$75,000 to Black Farmers Collective for Building BIPOC Food Sovereignty in Seattle, to support contracts with Black and Brown people to teach skill sharing lessons covering topics like the processing and preservation of food and medicine grown at the farm. The project will focus on Yes Farm, part of the Black Farmers Collective’s urban farming efforts in the Central District and Yesler Terrace.

$75,000 to Central Area Senior Center for Let’s Talk Food, a project centered around the role of food in society, including culture, history, health, and sustainability. Activities will be geared toward African American and African immigrant communities in Seattle and will include a quarterly meal series with Black restaurant owners and caterers and medically accurate information about the relationship between diet and health.

$75,000 to Eritrean Association for weekly grocery deliveries and healthy, culturally relevant meals at the Eritrean Community Center. Both the grocery items and the meals will be available to low-income, non-English speaking, immigrant and refugee seniors facing food insecurity.

$75,000 to Hip Hop is Green for Cherry Street Farm Community Kitchen and Lab, for training programs at a commissary kitchen that will be built at Cherry Street Farm. The internship opportunities will be made available to 100 predominately Black, Native, and Latinx youth between the ages of 16-20.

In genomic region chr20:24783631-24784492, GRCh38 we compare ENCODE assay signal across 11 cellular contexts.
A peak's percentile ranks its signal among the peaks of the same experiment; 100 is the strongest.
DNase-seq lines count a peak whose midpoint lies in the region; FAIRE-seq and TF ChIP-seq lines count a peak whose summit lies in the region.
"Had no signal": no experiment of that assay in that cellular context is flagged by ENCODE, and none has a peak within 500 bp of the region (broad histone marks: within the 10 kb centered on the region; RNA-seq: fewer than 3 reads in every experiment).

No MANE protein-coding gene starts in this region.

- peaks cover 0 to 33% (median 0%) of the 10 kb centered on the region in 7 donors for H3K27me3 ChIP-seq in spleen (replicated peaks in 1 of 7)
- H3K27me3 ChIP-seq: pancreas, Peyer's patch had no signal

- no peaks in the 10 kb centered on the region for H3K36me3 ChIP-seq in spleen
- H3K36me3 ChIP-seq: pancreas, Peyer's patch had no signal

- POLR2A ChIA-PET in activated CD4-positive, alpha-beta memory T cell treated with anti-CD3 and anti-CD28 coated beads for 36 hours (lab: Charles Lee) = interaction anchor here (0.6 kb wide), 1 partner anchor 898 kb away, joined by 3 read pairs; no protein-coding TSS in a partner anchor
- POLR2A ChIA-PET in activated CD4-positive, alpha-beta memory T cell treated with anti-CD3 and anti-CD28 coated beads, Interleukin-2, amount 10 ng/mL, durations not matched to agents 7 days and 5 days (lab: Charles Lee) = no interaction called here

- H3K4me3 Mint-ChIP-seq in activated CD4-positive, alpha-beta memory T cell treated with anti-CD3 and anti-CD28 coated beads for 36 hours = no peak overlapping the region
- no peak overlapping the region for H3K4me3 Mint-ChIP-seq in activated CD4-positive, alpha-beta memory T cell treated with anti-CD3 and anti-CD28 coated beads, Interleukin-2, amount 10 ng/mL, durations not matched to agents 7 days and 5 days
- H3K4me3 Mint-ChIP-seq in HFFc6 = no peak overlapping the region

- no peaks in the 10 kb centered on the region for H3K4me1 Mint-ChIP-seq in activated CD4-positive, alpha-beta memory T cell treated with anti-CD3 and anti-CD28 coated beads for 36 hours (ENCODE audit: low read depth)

$75,000 to Young Women Empowered (Y-WE) for Y-WE Grow, to provide farming and food justice education to 50 young women ages 13-26 participants and 10 adult mentors on Marra Farm. Youth-grown food and activities from this program will also benefit additional youth and adult community members in South Park.

$60,000 to Food Empowerment Education Sustainability Team (FEEST) to produce weekly virtual meetings to educate low-income youth in South Seattle about nutrition and the importance of healthy eating. The program will serve BIPOC and immigrant youth ages 14-18 in Delridge, Rainier Beach, and Roxhill-Highland Park.

$53,000 to City Fruit for City Fruit’s Harvest Program, to continue harvesting local, organic fruit to serve low-income families and individuals experiencing food insecurity. The organization distributes produce to 25 local food banks and Free Fruit for All farmstands in food deserts like Delridge and White Center.

$53,000 to Kandelia to distribute weekly food bags and provide food related resources to hundreds of individuals and families facing food insecurity. The program will serve recently arrived refugee and immigrant families citywide with a focus on Columbia City, Beacon Hill, and South Park.

$53,000 to Rainier Beach Action Coalition for Rainier Beach Farm Stand to support those experiencing food insecurity in the neighborhood. The stand, placed adjacent to the Rainier Beach Light Rail station, will provide distribution space for both farmers and local food businesses and help connect immigrants, refugees, and Black and Brown communities to fresh food.